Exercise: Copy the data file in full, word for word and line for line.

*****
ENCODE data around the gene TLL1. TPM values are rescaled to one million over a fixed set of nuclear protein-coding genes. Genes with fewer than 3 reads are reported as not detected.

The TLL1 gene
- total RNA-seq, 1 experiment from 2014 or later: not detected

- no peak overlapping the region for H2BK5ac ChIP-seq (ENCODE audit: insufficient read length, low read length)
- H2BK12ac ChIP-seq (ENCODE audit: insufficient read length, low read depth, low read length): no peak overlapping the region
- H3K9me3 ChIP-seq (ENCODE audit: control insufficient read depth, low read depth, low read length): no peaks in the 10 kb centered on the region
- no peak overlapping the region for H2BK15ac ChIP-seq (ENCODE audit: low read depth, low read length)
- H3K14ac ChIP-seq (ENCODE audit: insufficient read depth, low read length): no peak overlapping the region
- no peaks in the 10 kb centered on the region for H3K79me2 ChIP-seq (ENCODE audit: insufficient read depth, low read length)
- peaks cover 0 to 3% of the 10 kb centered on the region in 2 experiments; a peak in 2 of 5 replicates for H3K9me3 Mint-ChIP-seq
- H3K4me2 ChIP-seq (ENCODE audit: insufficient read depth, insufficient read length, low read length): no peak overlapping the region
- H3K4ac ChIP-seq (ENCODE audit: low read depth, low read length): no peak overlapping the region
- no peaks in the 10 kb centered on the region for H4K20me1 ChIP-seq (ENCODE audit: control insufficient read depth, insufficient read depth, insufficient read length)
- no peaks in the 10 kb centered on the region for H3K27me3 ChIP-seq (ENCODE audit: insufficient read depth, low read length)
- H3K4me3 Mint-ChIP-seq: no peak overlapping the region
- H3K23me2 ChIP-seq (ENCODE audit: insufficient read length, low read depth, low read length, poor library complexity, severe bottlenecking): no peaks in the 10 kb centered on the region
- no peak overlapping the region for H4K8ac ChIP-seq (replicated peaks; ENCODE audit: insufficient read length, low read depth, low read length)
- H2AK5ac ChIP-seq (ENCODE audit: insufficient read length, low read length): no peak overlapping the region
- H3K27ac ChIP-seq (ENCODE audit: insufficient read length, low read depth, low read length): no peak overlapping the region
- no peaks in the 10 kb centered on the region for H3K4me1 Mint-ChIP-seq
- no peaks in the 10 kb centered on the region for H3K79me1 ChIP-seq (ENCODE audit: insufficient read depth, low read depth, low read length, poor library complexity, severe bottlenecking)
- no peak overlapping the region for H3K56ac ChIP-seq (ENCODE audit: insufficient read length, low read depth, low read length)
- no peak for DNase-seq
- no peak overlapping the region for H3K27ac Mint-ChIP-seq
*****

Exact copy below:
ENCODE data around the gene TLL1. TPM values are rescaled to one million over a fixed set of nuclear protein-coding genes. Genes with fewer than 3 reads are reported as not detected.

The TLL1 gene
- total RNA-seq, 1 experiment from 2014 or later: not detected

- no peak overlapping the region for H2BK5ac ChIP-seq (ENCODE audit: insufficient read length, low read length)
- H2BK12ac ChIP-seq (ENCODE audit: insufficient read length, low read depth, low read length): no peak overlapping the region
- H3K9me3 ChIP-seq (ENCODE audit: control insufficient read depth, low read depth, low read length): no peaks in the 10 kb centered on the region
- no peak overlapping the region for H2BK15ac ChIP-seq (ENCODE audit: low read depth, low read length)
- H3K14ac ChIP-seq (ENCODE audit: insufficient read depth, low read length): no peak overlapping the region
- no peaks in the 10 kb centered on the region for H3K79me2 ChIP-seq (ENCODE audit: insufficient read depth, low read length)
- peaks cover 0 to 3% of the 10 kb centered on the region in 2 experiments; a peak in 2 of 5 replicates for H3K9me3 Mint-ChIP-seq
- H3K4me2 ChIP-seq (ENCODE audit: insufficient read depth, insufficient read length, low read length): no peak overlapping the region
- H3K4ac ChIP-seq (ENCODE audit: low read depth, low read length): no peak overlapping the region
- no peaks in the 10 kb centered on the region for H4K20me1 ChIP-seq (ENCODE audit: control insufficient read depth, insufficient read depth, insufficient read length)
- no peaks in the 10 kb centered on the region for H3K27me3 ChIP-seq (ENCODE audit: insufficient read depth, low read length)
- H3K4me3 Mint-ChIP-seq: no peak overlapping the region
- H3K23me2 ChIP-seq (ENCODE audit: insufficient read length, low read depth, low read length, poor library complexity, severe bottlenecking): no peaks in the 10 kb centered on the region
- no peak overlapping the region for H4K8ac ChIP-seq (replicated peaks; ENCODE audit: insufficient read length, low read depth, low read length)
- H2AK5ac ChIP-seq (ENCODE audit: insufficient read length, low read length): no peak overlapping the region
- H3K27ac ChIP-seq (ENCODE audit: insufficient read length, low read depth, low read length): no peak overlapping the region
- no peaks in the 10 kb centered on the region for H3K4me1 Mint-ChIP-seq
- no peaks in the 10 kb centered on the region for H3K79me1 ChIP-seq (ENCODE audit: insufficient read depth, low read depth, low read length, poor library complexity, severe bottlenecking)
- no peak overlapping the region for H3K56ac ChIP-seq (ENCODE audit: insufficient read length, low read depth, low read length)
- no peak for DNase-seq
- no peak overlapping the region for H3K27ac Mint-ChIP-seq